Osaka (Mascots)


In Japan, every tourist attraction and nearly every city has their own mascot.  Mascots are very popular in Japan as a way to bring more people into an area or even a shop or restaurant.  There are mascots to represent Tokyo Tower and Tokyo Sky Tree.  There are mascots to help sell products at shops such as Don Quijote.  When visiting Osaka, I had a chance to see some of the famous and even not so famous mascots.  The most infamous mascot has to be the kuidaore.  Kuidaore Taro is a drummer boy like mascot that was originally the mascot of a restaurant by the same name but is now considered the main mascot of Osaka.  There are other figures in Osaka that are nearly as important, such as Billiken Man.  Billiken Man represents Osaka very well in his motto, “The god of things as they ought to be”.  It is a pretty laid back motto which really fits for Osaka.  There are so many mascots and most of them can easily be seen in Dotonbori, but it can be difficult to find a lot of information about them.


Kuidaore Taro, first name Taro, is a life sized doll of a young teenager in a clown costume playing a drum and symbol.  It is a very creepy looking doll that has been in Osaka since 1950.  He was originally brought to the Cui-daore restaurant as a gimmick to bring more customers into the shop.  Kuidaore is a Japanese expression to say that you are eating too much.  The nuance of the expression kuidaore is a little complex as it also includes gluttony and eating just for the sake of eating something.  It is a little fitting for for me in Osaka as I would just eat until I was nearly dead as I wanted to eat everything possible.  Over the years, Kuidaore’s popularity never waned but the restaurant’s popularity did.  In 2008, the restaurant folded and the CEO of Cui-daore decided to take a vacation with Kuidaore.  The CEO took Kuidaore on a trip throughout Japan that lasted nearly a year before Kuidaore was put back to work.  Cui-daore as a restaurant has folded, but Cui-daore as a management company was born.  Today, wherever you go in Osaka, you are bound to see Kuidaore.  He is now on display in Dotonbori just a block or so away from the original restaurant.  The original restaurant is still standing but it has been shuttered and awaits its future.  Kuidaore is just as creepy today as he was in the past.  He continues to play his drum and symbol every day and still has hundreds of people taking his picture or getting their pictures taken with him.  He is a huge icon of Osaka and regardless of him being a little creepy, people still love him nonetheless.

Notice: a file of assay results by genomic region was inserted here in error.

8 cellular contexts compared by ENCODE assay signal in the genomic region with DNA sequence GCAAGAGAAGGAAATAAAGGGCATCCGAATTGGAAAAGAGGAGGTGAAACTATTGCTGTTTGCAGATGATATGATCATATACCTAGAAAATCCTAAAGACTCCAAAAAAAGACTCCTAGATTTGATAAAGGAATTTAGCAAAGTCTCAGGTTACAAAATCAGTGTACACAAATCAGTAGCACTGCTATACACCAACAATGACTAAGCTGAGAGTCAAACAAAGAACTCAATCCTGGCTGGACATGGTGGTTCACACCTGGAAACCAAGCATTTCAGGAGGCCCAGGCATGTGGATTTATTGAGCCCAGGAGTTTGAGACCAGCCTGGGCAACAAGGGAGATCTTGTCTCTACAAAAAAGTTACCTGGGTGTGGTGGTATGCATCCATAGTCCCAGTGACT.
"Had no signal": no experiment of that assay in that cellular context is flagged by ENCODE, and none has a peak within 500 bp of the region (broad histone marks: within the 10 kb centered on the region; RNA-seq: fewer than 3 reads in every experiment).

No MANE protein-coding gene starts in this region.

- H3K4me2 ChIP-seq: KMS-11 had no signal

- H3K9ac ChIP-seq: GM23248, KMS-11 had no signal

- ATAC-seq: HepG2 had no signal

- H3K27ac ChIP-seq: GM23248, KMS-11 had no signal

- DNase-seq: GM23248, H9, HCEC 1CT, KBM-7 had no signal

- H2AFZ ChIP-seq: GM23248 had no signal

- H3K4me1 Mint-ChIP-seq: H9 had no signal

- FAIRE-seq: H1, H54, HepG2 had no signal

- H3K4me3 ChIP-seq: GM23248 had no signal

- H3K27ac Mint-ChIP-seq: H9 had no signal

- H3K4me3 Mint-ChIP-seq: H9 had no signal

If scary or creepy clowns are not interesting, Osaka is also famous for Billiken, a god that was created by an American.  Billiken is a charm doll that was created by Florence Pretz in St. Louis around 1908.  It was brought to Japan in 1908 and placed in the original Tsutenkaku Tower.  Other Billiken dolls were also created and placed in a few shrines in the Kansai region as well and they can still be seen to this day.  During WWII, the original Tsutenkaku Tower, modeled after the Eiffel Tower, was severely damaged due to a fire and subsequently dismantled.  During the dismantling of Tsutenkaku, the original Billiken was lost.  The tower was rebuilt after the war and around 1980, a new Billiken statue was placed in the tower.  Billiken dolls and statues can be found throughout the area surrounding Tsutenkaku.  Billiken is the defining symbol of the area around Tsutenkaku.  Billiken is the god of “things as they ought to be” which is quite fitting for Osaka.  The quote has a very laissez faire feel to it and many people in Osaka are very laid back in their attitudes.  Billiken is also a god of good fortune for those who have him.  He brings even better luck if he is given to you rather than you having to buy him.  The combination of his laissez fair godliness as well as brining good fortune makes him the best mascot of Osaka.

Glico Man